Come Out & Play | Quoits

Some sources suggest that Quoits is a variation of the ancient game of discus throwing that the Greeks and Romans enjoyed. It was played at the first Olympiad and was considered a martial sport because it could be used as a weapon. The game as it is currently played can be traced back to medieval Britain, which was occupied by the Romans from the first to the fifth century. The game was organized around the 15th century in England, where it was often played around pubs and taverns. It was officially organized with the first set of official rules in 1881. The British brought the game, which is very similar to horseshoe pitching, to the United States. The basic game is that people throw metal discs at a metal pole, and the closest disc wins. For many years, the game was closely related to mining towns because the miners would use poor quality metal left over from their work to make the Quoits equipment.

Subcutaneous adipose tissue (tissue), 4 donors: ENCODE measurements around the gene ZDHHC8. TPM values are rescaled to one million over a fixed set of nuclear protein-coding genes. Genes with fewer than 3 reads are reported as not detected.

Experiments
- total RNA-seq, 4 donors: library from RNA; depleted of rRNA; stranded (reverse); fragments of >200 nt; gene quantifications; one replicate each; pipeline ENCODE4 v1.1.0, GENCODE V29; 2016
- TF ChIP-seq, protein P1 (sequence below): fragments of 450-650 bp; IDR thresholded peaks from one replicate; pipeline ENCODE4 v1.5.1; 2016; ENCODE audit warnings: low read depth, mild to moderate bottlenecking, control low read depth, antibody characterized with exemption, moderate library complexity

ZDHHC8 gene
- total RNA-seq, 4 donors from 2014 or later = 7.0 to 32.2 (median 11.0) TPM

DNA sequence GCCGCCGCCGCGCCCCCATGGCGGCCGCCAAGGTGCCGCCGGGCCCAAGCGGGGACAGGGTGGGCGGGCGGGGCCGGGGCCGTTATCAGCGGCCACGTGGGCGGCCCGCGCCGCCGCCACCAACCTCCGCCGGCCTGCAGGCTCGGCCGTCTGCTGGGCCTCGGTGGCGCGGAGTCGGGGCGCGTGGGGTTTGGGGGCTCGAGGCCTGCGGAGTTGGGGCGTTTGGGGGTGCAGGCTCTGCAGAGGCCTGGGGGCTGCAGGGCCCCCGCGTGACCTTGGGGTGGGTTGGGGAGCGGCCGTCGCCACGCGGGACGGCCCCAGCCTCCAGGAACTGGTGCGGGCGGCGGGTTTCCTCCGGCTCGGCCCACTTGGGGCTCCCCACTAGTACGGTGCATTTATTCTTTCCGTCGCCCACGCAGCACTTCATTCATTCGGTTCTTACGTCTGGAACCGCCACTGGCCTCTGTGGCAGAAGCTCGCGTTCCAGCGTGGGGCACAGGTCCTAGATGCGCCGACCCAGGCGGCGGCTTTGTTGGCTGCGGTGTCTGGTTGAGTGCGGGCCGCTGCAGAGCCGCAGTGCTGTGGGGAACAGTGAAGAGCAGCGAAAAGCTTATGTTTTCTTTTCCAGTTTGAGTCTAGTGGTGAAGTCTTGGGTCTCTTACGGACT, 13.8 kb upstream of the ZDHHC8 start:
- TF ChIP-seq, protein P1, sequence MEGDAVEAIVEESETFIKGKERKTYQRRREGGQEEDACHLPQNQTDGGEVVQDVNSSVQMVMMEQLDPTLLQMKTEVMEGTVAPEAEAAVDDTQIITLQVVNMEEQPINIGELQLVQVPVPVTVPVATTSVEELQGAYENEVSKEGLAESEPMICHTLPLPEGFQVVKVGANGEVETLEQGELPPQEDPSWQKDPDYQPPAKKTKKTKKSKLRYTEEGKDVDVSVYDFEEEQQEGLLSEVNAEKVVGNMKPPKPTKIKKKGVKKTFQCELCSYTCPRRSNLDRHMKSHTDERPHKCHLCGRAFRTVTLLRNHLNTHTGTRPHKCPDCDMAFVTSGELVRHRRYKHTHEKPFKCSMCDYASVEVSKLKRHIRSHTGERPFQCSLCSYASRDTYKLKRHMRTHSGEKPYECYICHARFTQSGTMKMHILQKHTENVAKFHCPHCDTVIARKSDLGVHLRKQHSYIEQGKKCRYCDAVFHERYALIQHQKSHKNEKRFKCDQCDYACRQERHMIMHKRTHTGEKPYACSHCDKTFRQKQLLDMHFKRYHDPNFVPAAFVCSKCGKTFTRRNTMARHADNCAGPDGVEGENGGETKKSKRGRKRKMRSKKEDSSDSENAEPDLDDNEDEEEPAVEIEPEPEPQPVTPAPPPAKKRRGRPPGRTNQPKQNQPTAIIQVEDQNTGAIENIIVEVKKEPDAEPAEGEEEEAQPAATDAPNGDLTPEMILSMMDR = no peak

• There are two versions of Quoits. In England they play the “northern game.”
  • The hobs, stakes the iron quoits are thrown at, are 11 yards apart.
  • Quoits weigh 5.5 pounds and are shaped like an iron disc with a hole in the middle.
  • Players take turns throwing their quoits at the hobs.
  • Each player has two quoits for a round.
  • The closest player gets a point, however if more than one quoit lands on the hob, only the top quoit scores.
  • Any quoit that encircles the hob is worth two points.
  • A quoit that lands on its back is disqualified.
  • In Scotland and Wales, they play a version called the “long game” or “the old game.”
  • The quoits weigh 11 pounds.
  • Hobs are 18 yards apart.
  • A player gets a point for every quoit that is closer than his opponent’s, landing on the hob is not an important part of the game.
  • The first player to reach 21 points wins.

britannica.com
tradgames.org.uk
mastersofgames.com

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